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 Single Point of Failure – What is it? Why it Matters…

What is a single point of failure?

The classic definition of single point of failure or SPOF is of a potential risk posed by a flaw in the design, implementation or configuration of a circuit or system in which one fault or malfunction causes an entire system to stop operating. In the modern business environment, the definition of SPOF includes a critical system component with the ability to cease system operations during failover. To put this in perspective for small to medium-sized businesses, if you are running your company’s website from a single server and that server goes down, you are looking at a single point of failure.  If such a risk exists for your company, you will want to take steps immediately to reduce that risk.

Could your cloud vendor be a single point of failure?

SPOFs are undesirable to systems requiring reliability and availability, such as software applications, networks or supply chains.  In cloud computing, the single point of failure happens in both hardware and software layouts.  Redundancy and high-availability clusters are key factors to avoid SPOFs. Both logical redundancy and physical redundancy is needed to achieve this goal.  When a system component fails, then another component should immediately take the role of the failed component. A multi-location database setup is one such example.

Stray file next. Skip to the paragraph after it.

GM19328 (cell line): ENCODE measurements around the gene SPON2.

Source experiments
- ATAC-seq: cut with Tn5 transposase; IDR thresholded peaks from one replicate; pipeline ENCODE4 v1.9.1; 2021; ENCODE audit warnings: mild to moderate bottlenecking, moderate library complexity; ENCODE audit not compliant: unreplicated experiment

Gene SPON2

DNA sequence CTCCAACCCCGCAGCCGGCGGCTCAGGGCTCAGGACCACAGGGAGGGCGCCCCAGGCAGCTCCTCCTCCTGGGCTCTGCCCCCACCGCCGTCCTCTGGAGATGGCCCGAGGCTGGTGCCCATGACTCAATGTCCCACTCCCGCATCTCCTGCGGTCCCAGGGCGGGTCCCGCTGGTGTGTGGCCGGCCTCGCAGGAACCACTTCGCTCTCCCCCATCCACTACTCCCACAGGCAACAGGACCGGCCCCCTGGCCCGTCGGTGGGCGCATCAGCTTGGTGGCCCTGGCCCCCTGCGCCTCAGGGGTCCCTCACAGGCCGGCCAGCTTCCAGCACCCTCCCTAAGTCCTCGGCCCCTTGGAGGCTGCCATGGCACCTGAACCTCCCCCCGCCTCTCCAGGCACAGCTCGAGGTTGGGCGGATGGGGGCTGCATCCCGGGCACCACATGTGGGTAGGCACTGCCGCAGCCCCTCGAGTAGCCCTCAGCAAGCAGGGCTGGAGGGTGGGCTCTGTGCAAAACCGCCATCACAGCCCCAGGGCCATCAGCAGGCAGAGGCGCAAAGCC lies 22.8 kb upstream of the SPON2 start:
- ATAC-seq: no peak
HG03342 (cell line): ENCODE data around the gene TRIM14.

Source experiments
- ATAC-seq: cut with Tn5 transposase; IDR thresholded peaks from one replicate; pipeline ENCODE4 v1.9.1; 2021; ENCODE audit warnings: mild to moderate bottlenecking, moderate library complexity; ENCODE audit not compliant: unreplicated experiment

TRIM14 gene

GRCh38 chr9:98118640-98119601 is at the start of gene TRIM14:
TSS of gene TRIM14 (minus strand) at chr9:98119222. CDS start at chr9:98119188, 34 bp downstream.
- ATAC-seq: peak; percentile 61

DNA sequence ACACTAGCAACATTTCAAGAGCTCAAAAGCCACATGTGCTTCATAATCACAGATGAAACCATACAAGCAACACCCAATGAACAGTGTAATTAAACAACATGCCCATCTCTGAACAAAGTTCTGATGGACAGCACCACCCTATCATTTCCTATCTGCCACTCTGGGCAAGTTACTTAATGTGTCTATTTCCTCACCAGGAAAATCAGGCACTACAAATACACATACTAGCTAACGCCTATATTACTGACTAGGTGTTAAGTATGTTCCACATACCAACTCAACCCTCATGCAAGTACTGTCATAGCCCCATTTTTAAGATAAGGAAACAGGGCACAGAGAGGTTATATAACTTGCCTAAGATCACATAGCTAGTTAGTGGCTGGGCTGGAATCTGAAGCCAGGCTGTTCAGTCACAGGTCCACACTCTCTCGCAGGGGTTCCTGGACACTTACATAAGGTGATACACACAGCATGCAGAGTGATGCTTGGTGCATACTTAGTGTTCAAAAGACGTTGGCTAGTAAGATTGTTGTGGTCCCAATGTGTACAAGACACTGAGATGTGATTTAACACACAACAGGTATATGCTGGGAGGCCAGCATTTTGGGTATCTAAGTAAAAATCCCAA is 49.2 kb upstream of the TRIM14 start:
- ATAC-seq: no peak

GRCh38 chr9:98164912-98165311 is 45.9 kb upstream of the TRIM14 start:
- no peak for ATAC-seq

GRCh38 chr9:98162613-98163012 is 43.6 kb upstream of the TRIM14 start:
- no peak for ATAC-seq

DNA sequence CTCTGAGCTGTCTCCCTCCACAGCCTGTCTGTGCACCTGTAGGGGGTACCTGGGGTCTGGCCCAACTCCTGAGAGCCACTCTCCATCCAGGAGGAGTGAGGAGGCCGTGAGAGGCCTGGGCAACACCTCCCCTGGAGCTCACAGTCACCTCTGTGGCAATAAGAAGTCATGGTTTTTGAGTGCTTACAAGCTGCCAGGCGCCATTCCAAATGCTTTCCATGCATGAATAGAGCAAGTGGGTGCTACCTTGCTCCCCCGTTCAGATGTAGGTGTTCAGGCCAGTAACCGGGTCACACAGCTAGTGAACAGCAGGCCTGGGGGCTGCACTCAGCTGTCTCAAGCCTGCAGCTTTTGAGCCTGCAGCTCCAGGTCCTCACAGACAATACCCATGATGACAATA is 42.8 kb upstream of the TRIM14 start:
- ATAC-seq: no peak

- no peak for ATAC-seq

Software flaws can cause outages so a multiple application server based in the cloud should be implemented to avoid software flaws and eliminate SPOFs in the cloud architecture. Your cloud service provider should have the scale and resources to identify, address, isolate, and prevent problems with software functionality.

Don’t leave all of your eggs in one basket.

Many services, software, or application providers offer their own version of cloud backups- Quickbooks, is a good example.  However, it would not be advised to rely solely on that one backup to protect your company’s financial data. It is important for business owners to consider all probable scenarios when building redundancy and not assume anyone can provide 100.0% uptime.  Taking the time now to improve the business continuity plan for your company can save you a great many problems in the future.

 

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